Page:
*Wisdom Wednesday* #183 - Quote or No Quote: Sigmund Freud | Sometimes a Cigar is Just a Cigar Many things seemed phallic to Freud, the father of psychoanalysis. But did this include the humble cigar? Or did Freud just dismiss overanalysis by saying, “sometimes a cigar is just a cigar”? What that a genuine Freudian quip? Did Groucho Marx agree? Find out by listening to this brand new Quote or No Quote episode!
info_outline #330 - Teddy Roosevelt and American Sports 10/15/2019
#330 - Teddy Roosevelt and American Sports Professor Ryan Swanson explains the complex history of the relationship between President Theodore Roosevelt and the modernization of American sports culture. We learn about TR’s “tennis cabinet,” his fitness programs, and his role as the “invigorator in chief.” But we also learn about TR’s dislike of the rising professionalization of sports, and about the proper role of sports in American life.
info_outline *Throwback Thursday* #59 - Cuban Missile Crisis 10/10/2019
*Throwback Thursday* #59 - Cuban Missile Crisis The Cuban Missile Crisis! Kennedy, Castro, Khrushchev, missiles, submarines, cigars! It was the closest we’ve gotten to World War III and nuclear annihilation. Professor Philip Nash joins us in the Buzzkill Bunker as we sweat the details and the minute by minute tension of the standoff. Wear your diapers, Buzzkillers, it’s intense!
info_outline #329 - Quote or No Quote: Winston Churchill | Atlee and the Empty Taxi 10/08/2019
#329 - Quote or No Quote: Winston Churchill | Atlee and the Empty Taxi One of the most famous Churchill-isms is “an empty taxi pulled up and Clement Attlee stepped out of it.” It implies, of course, that Attlee was a political non-entity, weak and ineffective. But did Churchill ever say it? And what do skinny French actresses have to do with it? We explain all in this episode of Quote or No Quote!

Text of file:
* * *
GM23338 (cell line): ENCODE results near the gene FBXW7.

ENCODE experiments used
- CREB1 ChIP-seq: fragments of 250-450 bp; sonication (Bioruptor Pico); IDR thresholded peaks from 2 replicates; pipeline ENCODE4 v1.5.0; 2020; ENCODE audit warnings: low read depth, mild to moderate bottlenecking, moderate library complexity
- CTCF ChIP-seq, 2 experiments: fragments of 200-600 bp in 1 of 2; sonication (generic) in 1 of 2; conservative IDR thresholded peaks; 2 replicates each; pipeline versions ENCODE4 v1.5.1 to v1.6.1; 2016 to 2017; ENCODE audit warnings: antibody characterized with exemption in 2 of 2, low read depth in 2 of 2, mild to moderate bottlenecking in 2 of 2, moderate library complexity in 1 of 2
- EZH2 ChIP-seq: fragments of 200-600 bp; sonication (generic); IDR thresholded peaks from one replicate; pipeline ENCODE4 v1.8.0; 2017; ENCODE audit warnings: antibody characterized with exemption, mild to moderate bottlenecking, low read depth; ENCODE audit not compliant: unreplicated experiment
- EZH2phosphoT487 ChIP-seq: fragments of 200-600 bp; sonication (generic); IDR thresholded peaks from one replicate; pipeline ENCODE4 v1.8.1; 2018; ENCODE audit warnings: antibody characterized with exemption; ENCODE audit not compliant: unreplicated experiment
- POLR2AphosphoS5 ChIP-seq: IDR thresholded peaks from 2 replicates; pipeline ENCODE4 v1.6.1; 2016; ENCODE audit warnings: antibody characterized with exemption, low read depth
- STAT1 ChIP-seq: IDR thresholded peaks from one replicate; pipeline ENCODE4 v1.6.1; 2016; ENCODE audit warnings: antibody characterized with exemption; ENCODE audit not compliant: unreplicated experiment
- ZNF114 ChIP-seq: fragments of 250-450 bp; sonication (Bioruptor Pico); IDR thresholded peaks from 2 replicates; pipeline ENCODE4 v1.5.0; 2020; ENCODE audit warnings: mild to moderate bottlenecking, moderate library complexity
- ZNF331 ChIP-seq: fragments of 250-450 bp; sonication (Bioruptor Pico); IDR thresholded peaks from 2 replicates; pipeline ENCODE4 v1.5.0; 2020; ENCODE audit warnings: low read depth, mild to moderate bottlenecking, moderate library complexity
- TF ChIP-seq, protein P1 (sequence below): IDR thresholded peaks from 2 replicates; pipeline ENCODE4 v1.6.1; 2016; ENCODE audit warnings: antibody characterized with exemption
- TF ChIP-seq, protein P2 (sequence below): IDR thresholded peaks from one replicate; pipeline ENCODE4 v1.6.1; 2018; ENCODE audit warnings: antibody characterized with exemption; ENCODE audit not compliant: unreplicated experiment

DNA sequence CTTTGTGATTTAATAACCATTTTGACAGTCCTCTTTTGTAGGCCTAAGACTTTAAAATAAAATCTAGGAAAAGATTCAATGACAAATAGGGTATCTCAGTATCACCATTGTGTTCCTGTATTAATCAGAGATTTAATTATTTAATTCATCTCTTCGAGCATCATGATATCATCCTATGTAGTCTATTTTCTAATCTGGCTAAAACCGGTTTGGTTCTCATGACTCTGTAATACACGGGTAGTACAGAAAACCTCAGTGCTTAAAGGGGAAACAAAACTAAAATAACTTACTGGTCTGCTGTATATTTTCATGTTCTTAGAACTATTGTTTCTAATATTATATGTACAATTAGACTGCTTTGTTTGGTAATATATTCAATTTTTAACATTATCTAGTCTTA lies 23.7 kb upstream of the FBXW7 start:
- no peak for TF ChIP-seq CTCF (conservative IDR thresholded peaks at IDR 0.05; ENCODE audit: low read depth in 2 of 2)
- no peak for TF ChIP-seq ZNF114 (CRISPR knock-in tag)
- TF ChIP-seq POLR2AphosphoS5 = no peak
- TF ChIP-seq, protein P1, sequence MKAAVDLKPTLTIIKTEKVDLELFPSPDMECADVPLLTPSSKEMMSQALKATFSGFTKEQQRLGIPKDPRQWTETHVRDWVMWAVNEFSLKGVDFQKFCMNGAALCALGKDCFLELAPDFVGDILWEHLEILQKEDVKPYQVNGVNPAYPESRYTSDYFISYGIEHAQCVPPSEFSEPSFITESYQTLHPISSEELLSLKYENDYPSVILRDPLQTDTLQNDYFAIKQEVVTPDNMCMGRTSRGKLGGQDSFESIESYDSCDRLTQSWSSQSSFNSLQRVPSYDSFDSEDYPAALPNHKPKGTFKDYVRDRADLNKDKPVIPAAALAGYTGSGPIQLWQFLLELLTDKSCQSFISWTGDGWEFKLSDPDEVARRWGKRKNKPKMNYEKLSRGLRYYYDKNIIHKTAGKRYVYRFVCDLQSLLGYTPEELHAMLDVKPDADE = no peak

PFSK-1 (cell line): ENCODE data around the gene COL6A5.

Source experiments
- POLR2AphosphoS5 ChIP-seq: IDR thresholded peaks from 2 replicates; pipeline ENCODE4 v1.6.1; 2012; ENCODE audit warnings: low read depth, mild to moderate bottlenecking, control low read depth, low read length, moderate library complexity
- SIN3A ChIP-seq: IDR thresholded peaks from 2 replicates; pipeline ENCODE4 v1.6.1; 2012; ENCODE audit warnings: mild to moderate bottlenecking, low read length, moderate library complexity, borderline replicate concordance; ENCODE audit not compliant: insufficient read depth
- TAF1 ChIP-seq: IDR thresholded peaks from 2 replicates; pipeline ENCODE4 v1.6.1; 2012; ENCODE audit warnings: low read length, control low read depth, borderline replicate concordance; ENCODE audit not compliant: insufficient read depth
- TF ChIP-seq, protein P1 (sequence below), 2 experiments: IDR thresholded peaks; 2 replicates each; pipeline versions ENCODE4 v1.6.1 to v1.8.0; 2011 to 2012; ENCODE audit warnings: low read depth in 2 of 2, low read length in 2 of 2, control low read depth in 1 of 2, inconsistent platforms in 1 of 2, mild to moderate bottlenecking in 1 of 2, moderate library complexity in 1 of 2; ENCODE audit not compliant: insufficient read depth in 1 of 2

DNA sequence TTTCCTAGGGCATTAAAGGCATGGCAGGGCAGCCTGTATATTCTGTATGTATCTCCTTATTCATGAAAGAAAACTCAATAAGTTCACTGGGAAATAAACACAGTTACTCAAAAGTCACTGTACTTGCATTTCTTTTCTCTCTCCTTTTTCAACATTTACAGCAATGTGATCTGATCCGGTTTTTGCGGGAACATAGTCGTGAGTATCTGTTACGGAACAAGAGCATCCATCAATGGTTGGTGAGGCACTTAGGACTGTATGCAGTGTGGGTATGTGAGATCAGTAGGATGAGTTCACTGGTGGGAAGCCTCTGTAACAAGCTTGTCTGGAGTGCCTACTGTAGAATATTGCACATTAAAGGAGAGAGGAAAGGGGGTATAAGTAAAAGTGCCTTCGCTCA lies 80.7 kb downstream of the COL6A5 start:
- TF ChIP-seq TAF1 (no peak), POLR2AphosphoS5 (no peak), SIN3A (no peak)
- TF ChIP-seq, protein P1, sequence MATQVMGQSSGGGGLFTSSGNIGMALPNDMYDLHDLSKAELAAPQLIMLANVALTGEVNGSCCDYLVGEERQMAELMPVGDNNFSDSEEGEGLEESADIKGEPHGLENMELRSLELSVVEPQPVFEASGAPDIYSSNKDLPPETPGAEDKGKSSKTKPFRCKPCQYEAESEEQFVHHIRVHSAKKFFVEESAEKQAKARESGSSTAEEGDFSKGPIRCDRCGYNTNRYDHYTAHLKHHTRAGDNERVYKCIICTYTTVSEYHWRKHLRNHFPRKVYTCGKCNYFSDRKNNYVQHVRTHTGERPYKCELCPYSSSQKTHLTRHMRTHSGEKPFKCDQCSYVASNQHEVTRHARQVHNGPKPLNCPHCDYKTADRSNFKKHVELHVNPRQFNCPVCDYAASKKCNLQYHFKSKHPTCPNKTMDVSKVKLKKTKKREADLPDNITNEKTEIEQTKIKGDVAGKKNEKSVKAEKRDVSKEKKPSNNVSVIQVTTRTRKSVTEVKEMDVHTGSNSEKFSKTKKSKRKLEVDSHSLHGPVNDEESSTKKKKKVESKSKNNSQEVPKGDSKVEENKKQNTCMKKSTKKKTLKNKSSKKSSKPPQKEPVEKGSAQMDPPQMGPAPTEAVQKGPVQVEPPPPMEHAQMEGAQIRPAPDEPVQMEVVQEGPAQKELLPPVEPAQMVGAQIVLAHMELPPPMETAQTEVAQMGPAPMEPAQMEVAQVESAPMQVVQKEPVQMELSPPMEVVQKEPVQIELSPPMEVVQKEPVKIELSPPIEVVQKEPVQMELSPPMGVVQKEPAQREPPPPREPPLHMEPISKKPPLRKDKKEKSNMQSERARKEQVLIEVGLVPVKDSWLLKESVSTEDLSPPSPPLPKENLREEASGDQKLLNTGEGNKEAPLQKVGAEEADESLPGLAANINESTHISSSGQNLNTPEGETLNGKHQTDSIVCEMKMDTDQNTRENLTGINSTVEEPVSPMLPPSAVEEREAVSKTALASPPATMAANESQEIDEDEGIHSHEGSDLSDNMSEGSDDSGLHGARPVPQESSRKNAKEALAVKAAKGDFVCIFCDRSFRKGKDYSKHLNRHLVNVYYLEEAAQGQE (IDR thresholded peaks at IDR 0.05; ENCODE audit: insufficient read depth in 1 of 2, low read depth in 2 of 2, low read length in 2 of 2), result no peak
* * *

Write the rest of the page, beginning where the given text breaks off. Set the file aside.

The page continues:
info_outline *Flashback Friday* #94 - Amazing Grace 10/04/2019
*Flashback Friday* #94 - Amazing Grace “Amazing Grace” is one of the most popular songs in Christian songbooks, and one of the most recognizable songs in the world. By one account, it is sung over 10 million times annually. It has also been the font of historical myths and misunderstandings. One particularly dramatic one, and one that has been flying around the internet for over a decade, is that the author John Newton had a Christian conversion after surviving a devastating storm that almost wrecked his ship. True story? Afraid not. Listen and learn from a Buzzkill favorite!
info_outline #328 - Woman Crush Wednesday: “First” Woman to Cast a Vote 10/02/2019
#328 - Woman Crush Wednesday: “First” Woman to Cast a Vote Is it possible to determine who was the first woman to cast a ballot in a modern, democratic election? Not really. But, in this episode, we’re going to talk about three of the “first” women to vote. 2019-2020 is the centenary of the passage and ratification of the 19th Amendment to the United States Constitution. It prohibited states and the federal government from denying the right to vote to American citizens on the basis of gender. During this centenary year, we’re going to look at women’s voting in modern history in a number of pioneering countries, and this is the first of those episodes.
info_outline *Flashback Friday* #144 - Kennedy-Nixon Debates 09/27/2019
*Flashback Friday* #144 - Kennedy-Nixon Debates Did radio listeners really think that Nixon won the first 1960 presidential debate, while TV viewers thought the more telegenic Kennedy won? This story is the most repeated myth in the history of presidential debates. The Professor explains why. Make sure to listen and tell us what you think about the Professor’s “presentation.”